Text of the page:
Haley
Both
equally
(VOL) Don’t
know

(n)
Immigration policy62%22%15%1%(815)
Economic policy60%21%18%1%(815)
Foreign policy54%29%17%1%(815)
Abortion policy35%26%33%6%(815)

13.Do you think abortion should be: legal in all cases, legal in most cases, illegal in most cases, or illegal in all cases? [CHOICES WERE READ IN REVERSE ORDER FOR A RANDOM HALF SAMPLE]

Trend:Jan.
2024
Sept.
2023
Legal in all cases12%10%
Legal in most cases27%28%
Illegal in most cases41%45%
 Illegal in all cases14%13%
(VOL) Don’t know5%4%
(n)(815)(506)

14.How concerned, if at all, are you that the Republican Party is focusing too much on abortion – very, somewhat, not too, not at all?

Response:Jan.
2024
Very concerned23%
Somewhat concerned31%
Not too concerned25%
 Not at all concerned18%
(VOL) Don’t know2%
(n)(815)

15.Do you believe Joe Biden won the 2020 election fair and square, or do you believe that he only won it due to voter fraud?

 Trend:Jan.
2024
Sept.
2023
Fair and square35%36%
Due to voter fraud57%57%
(VOL) Don’t know7%7%
(n)(815)(506)

16.In his response to the 2020 presidential election, do you think Donald Trump committed a crime, did something wrong but not criminal, or did nothing wrong? [CHOICES WERE READ IN REVERSE ORDER FOR A RANDOM HALF SAMPLE]

 Trend:Jan.
2024
Sept.
2023
Committed a crime21%21%
Did something wrong but not criminal25%33%
Did nothing wrong50%43%
(VOL) Don’t know4%4%
(n)(815)(506)

17.If Donald Trump wins the Republican nomination for president and then is convicted of a crime for his response to the 2020 presidential election, do you think the Republican Party should keep Trump or replace Trump as their presidential candidate? [CHOICES WERE ROTATED]

  Trend:Jan.
2024
Sept.
2023
Keep Trump60%51%
Replace Trump36%43%
(VOL) Don’t know4%6%
(n)(815)(506)

18.If Trump is convicted of a crime and remains the Republican Party candidate in November, for whom would you vote for president – Donald Trump, Joe Biden, another candidate, or would you not vote? [NAMES WERE ROTATED]

Response:Jan.
2024
Donald Trump62%
Joe Biden17%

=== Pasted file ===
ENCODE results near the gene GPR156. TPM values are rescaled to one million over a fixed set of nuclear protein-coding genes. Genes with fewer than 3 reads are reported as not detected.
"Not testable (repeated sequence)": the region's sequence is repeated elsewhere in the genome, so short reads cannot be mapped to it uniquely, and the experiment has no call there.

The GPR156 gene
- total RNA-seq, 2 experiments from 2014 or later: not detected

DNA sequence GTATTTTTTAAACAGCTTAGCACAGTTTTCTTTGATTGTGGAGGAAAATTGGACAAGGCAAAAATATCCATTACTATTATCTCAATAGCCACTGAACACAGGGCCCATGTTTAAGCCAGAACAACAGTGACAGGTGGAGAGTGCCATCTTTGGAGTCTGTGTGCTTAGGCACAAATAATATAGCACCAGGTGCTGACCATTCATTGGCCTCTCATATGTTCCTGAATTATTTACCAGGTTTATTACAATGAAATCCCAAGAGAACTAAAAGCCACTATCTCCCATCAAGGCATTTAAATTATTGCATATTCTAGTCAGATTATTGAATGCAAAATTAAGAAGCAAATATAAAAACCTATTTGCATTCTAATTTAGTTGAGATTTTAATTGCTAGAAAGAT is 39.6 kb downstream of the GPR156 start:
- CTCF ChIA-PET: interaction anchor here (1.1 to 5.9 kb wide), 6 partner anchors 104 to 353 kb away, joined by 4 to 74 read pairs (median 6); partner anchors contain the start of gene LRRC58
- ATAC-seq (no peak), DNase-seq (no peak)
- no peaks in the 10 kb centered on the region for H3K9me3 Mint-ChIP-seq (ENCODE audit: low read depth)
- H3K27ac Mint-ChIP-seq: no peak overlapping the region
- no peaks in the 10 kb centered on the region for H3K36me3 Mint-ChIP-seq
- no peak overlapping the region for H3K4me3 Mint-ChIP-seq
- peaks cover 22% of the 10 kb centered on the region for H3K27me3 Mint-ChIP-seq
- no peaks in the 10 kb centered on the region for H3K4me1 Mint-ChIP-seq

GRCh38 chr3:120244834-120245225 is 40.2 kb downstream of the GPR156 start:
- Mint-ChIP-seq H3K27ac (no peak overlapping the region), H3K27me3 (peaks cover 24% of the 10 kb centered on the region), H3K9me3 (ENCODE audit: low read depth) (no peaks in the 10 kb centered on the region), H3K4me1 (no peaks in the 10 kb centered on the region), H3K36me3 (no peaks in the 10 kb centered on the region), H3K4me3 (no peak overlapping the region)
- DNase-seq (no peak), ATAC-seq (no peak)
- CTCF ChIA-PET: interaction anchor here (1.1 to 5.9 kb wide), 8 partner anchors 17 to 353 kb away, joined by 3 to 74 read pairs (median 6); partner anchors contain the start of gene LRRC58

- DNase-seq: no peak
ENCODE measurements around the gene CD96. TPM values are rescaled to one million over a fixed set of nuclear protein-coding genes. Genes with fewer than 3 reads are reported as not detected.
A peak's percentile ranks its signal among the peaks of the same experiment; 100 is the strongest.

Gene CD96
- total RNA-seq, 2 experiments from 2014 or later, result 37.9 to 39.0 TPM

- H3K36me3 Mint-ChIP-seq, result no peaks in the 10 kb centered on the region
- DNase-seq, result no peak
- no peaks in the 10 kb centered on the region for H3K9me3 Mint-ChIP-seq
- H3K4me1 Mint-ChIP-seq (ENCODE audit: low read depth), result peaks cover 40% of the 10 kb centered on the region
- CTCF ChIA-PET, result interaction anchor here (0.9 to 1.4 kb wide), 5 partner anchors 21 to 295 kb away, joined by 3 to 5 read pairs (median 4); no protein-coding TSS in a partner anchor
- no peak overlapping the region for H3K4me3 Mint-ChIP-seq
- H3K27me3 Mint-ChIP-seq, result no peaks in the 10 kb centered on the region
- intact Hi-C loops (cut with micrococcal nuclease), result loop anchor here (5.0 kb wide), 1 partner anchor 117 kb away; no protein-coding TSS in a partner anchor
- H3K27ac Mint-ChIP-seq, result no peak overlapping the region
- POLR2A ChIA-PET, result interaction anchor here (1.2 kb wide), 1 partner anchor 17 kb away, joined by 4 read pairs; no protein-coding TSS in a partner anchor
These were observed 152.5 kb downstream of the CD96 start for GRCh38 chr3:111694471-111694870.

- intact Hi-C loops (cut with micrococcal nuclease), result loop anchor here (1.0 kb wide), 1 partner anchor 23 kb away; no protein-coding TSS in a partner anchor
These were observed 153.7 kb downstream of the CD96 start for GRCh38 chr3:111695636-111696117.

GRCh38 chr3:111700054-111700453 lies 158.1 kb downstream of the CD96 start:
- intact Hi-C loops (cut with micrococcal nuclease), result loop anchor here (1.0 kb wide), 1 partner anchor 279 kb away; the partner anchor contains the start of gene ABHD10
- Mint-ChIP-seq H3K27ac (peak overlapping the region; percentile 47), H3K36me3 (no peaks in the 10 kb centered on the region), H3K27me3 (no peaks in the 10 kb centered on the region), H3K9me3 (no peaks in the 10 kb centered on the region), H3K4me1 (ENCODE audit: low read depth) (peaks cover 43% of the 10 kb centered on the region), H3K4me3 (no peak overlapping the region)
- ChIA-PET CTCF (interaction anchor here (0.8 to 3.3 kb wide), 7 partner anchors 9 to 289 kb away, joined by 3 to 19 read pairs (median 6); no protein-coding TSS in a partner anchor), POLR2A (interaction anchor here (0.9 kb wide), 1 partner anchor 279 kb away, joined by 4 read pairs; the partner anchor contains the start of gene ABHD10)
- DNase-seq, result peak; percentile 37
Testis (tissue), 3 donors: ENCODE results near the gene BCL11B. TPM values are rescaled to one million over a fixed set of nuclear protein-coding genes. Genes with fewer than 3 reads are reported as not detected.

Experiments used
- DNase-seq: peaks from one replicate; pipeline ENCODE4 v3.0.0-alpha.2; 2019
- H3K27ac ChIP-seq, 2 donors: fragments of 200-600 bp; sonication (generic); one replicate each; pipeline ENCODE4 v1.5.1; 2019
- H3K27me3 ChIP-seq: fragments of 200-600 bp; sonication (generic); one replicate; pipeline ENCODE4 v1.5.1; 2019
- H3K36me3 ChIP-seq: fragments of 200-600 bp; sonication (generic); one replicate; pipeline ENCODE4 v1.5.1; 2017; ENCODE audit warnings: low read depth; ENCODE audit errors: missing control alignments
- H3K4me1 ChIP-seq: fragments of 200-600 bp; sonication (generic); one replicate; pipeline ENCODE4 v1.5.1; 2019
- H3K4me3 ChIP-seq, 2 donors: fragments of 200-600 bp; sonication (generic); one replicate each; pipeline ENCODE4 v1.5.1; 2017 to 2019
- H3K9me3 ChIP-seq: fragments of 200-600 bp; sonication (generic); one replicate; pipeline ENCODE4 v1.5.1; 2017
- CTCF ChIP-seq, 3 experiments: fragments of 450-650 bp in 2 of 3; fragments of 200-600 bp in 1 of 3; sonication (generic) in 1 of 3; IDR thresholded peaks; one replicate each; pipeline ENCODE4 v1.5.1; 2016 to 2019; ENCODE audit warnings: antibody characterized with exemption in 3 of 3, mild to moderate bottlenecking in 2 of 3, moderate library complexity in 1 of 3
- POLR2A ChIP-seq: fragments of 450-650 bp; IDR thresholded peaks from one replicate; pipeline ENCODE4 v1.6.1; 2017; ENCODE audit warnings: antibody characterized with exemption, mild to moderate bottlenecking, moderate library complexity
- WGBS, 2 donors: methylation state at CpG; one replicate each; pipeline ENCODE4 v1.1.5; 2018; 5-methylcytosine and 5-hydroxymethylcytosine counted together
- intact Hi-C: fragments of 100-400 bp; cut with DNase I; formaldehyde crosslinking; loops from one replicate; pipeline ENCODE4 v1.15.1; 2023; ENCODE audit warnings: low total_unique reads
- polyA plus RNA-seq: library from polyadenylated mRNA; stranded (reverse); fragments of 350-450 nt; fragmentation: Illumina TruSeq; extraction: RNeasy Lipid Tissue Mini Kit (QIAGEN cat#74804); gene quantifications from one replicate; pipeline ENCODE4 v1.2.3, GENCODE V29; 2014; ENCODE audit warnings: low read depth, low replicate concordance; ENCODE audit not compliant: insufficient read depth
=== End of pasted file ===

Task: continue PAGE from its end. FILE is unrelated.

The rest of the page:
Another candidate15%
Would not vote4%
(VOL) Don’t know3%
(n)(815)

19.Do you think Senator Tim Scott should have endorsed Donald Trump, should have endorsed Nikki Haley, or should have not endorsed anyone in the Republican primary for president? [FIRST TWO CHOICES WERE ROTATED]

Response:Jan.
2024
Endorsed Donald Trump50%
Endorsed Nikki Haley24%
Not have endorsed anyone16%
(VOL) Don’t know10%
(n)(815)

20.Did you happen to vote in the Republican primary in 2016 when Donald Trump ran against Marco Rubio, Ted Cruz, Jeb Bush, John Kasich, and Ben Carson, or did you skip that primary? [If YES:] Which candidate did you vote for in the 2016 primary? [Vote choice is reported only for voters validated as participating in the 2016 primary.]

Response:Jan.
2024
Donald Trump30%
Marco Rubio4%
Ted Cruz4%
Jeb Bush2%
John Kasich2%
Ben Carson3%
(VOL) Someone else0%
(VOL) Don’t know2%
Do not recall voting5%
Not voted per registration list48%
(n)(815)

21.Did you happen to vote in the 2020 general election between Donald Trump and Joe Biden, or did you skip that election? [If YES:] Who did you vote for? [Vote choice is reported only for voters validated as participating in the 2020 election.]

Response:Jan.
2024
Donald Trump60%
Joe Biden16%
(VOL) Someone else1%
(VOL) Don’t know2%
Do not recall voting2%
Not voted per registration list18%
(n)(815)

METHODOLOGY

The Monmouth University-Washington Post Poll was conducted from January 26 to 30, 2024, among a probability-based sample of 1,045 South Carolina voters who have voted in at least one Republican primary election since 2016 or have newly registered since the 2020 election and not voted in a primary. The poll was conducted in English, and included 232 live landline telephone interviews, 401 live cell phone interviews, and 412 online surveys via a cell phone text invitation. Interviewing services were provided by Braun Research using telephone numbers randomly selected from a list of voters obtained from Aristotle. The full sample is weighted for region, age, gender and race based on the voter list and education based on US Census information (CPS and ACS one-year surveys). Results released from this poll are based on a sub-set of 815 voters who indicated they had a 50-50 chance or better of voting in the 2024 Republican presidential primary. For this sample, one can say with 95% confidence that the error attributable to sampling has a maximum margin of plus or minus 3.9 percentage points adjusted for sample design effects (1.26). Sampling error can be larger for sub-groups (see table below). In addition to sampling error, one should bear in mind that question wording and practical difficulties in conducting surveys can introduce error or bias into the findings of opinion polls. The Monmouth University Polling Institute and the Washington Post jointly sponsored and conducted this poll, and are responsible for all aspects of the questionnaire and sample design as well as weighting and data analysis.

Potential primary voter demographics (weighted)

Party ID (self-reported): 44% strong Rep., 37% soft or lean Rep., 19% Ind. or Dem.

Ideology: 37% very conservative, 31% somewhat conservative, 32% moderate, liberal

Sex: 53% male, 47% female

Age: 11% 18-34, 20% 35-49, 29% 50-64, 40% 65+

Education: 33% high school or less, 27% some college, 27% 4-year degree, 13% graduate degree

White Evangelical:  54% yes, 46% no

MAGA supporter:  54% yes, 46% no

Race: 87% White, 8% Black, 5% Hispanic/Asian/other

Income:  28% <$50K, 29% $50-<100K, 43% $100K+

Voted in 2016 GOP primary: 52% yes, 48% no

Click on pdf file link below for full methodology and crosstabs by key demographic groups.